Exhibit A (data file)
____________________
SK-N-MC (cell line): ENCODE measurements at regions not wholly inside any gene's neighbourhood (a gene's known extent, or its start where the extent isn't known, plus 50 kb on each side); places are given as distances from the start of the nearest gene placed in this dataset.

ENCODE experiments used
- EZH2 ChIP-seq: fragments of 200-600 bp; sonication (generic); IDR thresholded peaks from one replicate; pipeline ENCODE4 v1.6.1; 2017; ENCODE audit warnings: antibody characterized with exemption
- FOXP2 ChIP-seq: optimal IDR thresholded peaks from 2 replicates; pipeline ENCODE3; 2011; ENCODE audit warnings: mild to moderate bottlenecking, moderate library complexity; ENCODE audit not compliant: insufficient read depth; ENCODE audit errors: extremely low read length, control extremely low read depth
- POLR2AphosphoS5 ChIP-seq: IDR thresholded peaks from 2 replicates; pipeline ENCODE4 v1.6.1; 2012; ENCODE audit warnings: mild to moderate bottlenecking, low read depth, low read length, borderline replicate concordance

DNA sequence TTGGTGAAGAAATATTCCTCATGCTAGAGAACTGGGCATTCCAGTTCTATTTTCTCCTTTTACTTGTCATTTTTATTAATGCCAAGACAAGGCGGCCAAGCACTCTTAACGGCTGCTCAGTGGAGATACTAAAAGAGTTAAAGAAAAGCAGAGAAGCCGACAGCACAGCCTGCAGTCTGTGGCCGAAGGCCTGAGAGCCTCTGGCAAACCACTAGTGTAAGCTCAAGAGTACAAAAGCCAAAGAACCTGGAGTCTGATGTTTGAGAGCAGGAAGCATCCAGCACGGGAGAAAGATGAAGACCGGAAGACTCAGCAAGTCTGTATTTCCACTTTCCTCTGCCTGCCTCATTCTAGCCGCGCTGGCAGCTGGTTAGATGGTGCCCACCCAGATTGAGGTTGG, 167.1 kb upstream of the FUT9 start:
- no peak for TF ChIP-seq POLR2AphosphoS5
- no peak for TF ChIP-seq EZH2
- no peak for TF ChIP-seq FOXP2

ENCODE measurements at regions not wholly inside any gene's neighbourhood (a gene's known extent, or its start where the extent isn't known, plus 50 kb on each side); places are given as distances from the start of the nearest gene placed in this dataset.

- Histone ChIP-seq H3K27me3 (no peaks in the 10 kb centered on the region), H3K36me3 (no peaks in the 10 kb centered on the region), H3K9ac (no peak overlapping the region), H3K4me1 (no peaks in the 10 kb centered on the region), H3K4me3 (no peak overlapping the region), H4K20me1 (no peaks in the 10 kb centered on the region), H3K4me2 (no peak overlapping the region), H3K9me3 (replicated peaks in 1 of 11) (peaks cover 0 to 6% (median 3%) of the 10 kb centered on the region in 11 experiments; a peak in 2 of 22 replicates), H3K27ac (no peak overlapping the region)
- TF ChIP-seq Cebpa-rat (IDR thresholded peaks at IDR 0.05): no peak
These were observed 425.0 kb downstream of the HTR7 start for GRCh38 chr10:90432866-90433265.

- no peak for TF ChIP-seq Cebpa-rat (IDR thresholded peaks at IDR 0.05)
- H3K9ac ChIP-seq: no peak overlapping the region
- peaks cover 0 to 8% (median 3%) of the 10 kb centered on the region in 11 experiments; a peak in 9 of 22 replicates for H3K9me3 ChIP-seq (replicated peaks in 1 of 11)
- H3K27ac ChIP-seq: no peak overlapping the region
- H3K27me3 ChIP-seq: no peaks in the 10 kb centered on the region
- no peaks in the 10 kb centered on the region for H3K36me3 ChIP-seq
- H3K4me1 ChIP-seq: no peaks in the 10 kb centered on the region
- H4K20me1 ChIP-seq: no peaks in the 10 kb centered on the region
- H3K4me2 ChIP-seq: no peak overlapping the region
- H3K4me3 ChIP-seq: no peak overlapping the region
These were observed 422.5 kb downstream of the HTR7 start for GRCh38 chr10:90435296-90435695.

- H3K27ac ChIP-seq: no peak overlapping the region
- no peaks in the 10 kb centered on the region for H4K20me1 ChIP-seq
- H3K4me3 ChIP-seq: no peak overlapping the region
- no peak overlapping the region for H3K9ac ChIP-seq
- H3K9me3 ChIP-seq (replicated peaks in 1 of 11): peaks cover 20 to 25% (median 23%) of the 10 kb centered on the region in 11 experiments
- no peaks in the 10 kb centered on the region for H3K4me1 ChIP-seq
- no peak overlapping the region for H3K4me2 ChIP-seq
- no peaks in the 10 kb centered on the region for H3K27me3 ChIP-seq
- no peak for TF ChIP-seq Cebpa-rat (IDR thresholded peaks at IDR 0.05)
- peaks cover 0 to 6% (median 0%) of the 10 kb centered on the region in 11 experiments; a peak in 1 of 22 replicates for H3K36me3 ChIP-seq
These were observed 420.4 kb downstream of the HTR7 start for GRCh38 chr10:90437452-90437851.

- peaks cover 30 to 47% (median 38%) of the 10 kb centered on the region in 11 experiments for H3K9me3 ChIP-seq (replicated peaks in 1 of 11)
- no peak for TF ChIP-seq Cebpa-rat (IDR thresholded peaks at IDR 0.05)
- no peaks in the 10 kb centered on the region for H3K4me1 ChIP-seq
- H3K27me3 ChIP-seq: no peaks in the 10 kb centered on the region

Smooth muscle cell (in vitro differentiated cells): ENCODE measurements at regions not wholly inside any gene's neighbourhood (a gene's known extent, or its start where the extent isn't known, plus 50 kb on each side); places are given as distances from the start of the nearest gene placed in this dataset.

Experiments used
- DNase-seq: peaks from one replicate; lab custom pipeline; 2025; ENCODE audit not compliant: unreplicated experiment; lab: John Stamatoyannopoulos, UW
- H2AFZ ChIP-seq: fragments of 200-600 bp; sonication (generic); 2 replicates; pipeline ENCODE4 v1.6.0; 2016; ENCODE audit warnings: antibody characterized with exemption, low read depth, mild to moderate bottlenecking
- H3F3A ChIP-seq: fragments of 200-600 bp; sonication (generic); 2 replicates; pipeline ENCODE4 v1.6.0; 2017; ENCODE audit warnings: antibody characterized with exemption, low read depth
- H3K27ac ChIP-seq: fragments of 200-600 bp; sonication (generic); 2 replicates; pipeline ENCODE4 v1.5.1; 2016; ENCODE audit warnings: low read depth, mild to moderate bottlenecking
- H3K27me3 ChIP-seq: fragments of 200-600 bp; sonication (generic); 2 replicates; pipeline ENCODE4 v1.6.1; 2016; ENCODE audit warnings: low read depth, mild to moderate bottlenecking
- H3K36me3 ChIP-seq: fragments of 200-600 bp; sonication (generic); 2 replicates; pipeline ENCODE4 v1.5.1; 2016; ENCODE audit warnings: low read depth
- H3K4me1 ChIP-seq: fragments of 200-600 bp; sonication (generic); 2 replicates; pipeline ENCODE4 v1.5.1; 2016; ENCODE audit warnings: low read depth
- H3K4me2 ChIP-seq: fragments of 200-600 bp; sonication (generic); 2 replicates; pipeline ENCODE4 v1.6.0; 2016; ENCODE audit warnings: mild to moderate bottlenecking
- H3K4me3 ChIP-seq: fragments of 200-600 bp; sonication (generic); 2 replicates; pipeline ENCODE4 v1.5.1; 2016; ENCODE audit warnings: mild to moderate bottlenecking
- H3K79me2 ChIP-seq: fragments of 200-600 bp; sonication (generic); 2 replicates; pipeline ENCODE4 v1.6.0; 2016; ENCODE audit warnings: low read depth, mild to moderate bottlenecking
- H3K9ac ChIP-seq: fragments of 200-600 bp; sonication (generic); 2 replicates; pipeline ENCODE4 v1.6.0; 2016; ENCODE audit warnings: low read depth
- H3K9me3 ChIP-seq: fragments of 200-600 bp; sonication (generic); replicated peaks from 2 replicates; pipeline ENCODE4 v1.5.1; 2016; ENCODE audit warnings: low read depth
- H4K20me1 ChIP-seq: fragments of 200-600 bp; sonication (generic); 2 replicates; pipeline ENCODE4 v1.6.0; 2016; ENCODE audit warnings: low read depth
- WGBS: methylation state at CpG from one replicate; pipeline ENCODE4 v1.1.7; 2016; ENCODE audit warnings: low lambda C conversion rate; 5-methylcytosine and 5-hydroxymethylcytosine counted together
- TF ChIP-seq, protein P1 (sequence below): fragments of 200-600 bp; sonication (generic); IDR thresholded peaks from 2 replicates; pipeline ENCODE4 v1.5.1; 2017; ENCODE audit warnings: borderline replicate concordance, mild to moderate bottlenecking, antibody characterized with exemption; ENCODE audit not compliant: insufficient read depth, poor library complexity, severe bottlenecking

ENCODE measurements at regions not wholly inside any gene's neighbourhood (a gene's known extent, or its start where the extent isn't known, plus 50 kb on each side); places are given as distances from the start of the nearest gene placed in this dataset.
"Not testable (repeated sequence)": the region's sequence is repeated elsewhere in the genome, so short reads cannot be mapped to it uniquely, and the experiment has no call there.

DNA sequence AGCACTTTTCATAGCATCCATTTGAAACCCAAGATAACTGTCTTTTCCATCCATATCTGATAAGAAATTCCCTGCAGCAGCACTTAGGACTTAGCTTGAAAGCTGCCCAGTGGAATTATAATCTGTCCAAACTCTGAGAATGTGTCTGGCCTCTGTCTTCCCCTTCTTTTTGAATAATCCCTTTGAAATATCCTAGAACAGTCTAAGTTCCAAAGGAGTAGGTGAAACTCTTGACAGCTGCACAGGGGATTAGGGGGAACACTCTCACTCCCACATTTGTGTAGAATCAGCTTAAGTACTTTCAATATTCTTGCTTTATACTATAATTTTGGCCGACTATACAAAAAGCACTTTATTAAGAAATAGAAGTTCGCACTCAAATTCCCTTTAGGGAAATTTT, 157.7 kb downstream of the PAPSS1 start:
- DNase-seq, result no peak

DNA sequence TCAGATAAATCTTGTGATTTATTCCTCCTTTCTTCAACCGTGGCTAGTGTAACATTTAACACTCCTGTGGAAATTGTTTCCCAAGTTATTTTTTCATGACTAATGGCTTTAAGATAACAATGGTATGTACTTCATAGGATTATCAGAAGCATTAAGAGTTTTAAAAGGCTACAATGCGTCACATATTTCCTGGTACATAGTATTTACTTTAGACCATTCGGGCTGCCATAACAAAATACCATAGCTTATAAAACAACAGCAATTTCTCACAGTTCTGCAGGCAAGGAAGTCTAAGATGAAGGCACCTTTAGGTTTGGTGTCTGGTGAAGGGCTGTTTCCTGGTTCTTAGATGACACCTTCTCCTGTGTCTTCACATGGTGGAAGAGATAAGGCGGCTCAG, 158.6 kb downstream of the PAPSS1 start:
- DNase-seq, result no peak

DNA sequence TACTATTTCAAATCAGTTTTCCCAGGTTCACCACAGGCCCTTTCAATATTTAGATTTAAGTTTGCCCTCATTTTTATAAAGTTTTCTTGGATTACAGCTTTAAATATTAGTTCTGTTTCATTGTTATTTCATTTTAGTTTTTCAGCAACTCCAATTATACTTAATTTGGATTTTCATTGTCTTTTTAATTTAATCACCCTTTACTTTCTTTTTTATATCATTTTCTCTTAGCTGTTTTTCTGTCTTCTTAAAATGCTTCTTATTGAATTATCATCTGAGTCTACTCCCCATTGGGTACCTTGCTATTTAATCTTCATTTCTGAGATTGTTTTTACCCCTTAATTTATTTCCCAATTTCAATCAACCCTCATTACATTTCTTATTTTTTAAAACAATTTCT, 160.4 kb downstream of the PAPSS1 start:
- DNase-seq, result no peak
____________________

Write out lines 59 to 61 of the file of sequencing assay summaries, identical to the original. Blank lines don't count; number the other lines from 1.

DNA sequence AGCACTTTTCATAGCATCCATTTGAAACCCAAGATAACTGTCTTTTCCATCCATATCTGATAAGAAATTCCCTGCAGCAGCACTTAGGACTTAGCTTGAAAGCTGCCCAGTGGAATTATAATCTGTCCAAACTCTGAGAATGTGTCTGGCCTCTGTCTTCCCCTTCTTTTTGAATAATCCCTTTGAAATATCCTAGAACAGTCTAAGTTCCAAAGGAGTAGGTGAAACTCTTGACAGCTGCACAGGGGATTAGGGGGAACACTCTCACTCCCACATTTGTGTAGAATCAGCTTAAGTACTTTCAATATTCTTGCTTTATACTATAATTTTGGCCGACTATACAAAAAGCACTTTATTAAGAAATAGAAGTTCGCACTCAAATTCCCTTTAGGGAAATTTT, 157.7 kb downstream of the PAPSS1 start:
- DNase-seq, result no peak

DNA sequence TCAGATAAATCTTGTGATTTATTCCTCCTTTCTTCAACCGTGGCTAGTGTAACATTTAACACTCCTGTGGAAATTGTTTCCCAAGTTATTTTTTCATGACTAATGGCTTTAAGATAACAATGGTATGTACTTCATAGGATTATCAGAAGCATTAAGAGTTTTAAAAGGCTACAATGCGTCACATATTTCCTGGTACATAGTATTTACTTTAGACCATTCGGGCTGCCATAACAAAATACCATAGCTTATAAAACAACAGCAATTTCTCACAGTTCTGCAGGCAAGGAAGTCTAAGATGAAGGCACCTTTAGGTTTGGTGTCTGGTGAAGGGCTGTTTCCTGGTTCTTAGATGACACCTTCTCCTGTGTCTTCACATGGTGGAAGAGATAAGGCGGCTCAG, 158.6 kb downstream of the PAPSS1 start: